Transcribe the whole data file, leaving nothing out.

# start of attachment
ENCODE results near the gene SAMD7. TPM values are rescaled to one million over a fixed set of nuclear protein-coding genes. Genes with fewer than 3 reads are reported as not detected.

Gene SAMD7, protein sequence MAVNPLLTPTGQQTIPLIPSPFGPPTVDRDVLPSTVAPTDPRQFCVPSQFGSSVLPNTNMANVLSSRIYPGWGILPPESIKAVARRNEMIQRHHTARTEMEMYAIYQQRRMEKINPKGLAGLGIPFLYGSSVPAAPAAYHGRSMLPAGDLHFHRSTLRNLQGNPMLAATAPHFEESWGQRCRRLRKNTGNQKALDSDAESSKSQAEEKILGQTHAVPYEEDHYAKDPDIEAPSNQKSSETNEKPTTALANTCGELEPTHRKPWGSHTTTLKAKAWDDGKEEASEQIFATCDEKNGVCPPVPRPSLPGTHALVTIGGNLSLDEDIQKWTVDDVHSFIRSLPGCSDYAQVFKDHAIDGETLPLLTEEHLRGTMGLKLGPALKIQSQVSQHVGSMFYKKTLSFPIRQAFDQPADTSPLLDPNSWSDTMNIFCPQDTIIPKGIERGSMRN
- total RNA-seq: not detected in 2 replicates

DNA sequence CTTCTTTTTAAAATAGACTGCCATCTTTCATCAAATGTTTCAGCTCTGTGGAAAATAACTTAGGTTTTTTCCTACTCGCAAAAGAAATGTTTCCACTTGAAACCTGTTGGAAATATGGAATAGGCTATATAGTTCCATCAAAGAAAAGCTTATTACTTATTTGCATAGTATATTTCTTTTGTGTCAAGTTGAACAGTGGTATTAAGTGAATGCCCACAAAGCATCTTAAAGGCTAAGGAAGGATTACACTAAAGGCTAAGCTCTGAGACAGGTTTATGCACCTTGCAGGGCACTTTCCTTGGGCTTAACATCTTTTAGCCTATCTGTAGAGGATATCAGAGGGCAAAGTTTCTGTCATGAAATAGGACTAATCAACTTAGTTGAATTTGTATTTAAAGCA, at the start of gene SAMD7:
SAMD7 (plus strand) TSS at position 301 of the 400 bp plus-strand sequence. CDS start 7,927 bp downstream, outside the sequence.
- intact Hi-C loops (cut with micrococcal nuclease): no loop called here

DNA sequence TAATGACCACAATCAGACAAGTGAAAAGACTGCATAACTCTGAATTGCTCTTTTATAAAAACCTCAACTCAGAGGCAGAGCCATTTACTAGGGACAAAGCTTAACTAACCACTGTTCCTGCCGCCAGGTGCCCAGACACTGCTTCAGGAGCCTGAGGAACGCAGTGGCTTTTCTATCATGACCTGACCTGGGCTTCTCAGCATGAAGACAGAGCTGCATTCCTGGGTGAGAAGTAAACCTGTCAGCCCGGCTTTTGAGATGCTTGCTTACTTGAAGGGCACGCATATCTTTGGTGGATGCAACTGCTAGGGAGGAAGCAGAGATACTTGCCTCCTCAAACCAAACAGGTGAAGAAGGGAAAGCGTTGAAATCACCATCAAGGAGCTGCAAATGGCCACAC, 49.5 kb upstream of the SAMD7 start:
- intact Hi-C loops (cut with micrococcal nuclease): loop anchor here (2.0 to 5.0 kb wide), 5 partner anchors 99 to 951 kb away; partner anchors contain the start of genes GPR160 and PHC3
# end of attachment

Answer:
ENCODE results near the gene SAMD7. TPM values are rescaled to one million over a fixed set of nuclear protein-coding genes. Genes with fewer than 3 reads are reported as not detected.

Gene SAMD7, protein sequence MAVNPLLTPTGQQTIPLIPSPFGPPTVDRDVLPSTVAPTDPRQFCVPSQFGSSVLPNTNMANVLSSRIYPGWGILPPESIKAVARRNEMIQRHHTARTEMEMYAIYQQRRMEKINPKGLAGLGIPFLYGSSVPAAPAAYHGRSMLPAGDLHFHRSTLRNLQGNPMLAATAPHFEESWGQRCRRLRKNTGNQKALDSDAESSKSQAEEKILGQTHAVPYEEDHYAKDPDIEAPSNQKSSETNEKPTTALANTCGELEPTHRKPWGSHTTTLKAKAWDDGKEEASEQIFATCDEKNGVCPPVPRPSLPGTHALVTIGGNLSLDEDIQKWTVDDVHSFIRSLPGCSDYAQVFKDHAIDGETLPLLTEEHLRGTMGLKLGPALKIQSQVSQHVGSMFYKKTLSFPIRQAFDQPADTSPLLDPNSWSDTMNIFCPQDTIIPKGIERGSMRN
- total RNA-seq: not detected in 2 replicates

DNA sequence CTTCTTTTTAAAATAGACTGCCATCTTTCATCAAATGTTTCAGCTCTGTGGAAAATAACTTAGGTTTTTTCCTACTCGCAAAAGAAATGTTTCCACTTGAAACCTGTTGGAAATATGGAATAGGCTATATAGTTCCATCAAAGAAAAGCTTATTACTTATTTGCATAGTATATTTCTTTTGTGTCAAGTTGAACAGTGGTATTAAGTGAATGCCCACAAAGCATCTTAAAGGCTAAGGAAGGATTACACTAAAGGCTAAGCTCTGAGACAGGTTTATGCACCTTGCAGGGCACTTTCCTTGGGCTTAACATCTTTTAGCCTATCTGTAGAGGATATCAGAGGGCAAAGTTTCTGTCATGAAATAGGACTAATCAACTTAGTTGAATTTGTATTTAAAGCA, at the start of gene SAMD7:
SAMD7 (plus strand) TSS at position 301 of the 400 bp plus-strand sequence. CDS start 7,927 bp downstream, outside the sequence.
- intact Hi-C loops (cut with micrococcal nuclease): no loop called here

DNA sequence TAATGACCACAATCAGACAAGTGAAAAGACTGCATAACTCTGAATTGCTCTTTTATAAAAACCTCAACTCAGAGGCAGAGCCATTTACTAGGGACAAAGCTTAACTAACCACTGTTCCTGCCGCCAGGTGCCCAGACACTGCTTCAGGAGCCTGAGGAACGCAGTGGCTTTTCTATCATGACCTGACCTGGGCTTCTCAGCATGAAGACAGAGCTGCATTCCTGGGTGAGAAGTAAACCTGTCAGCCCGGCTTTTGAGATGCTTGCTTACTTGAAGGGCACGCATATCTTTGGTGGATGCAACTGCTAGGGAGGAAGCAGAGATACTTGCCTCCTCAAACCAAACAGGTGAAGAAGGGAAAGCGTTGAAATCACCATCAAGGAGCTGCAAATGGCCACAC, 49.5 kb upstream of the SAMD7 start:
- intact Hi-C loops (cut with micrococcal nuclease): loop anchor here (2.0 to 5.0 kb wide), 5 partner anchors 99 to 951 kb away; partner anchors contain the start of genes GPR160 and PHC3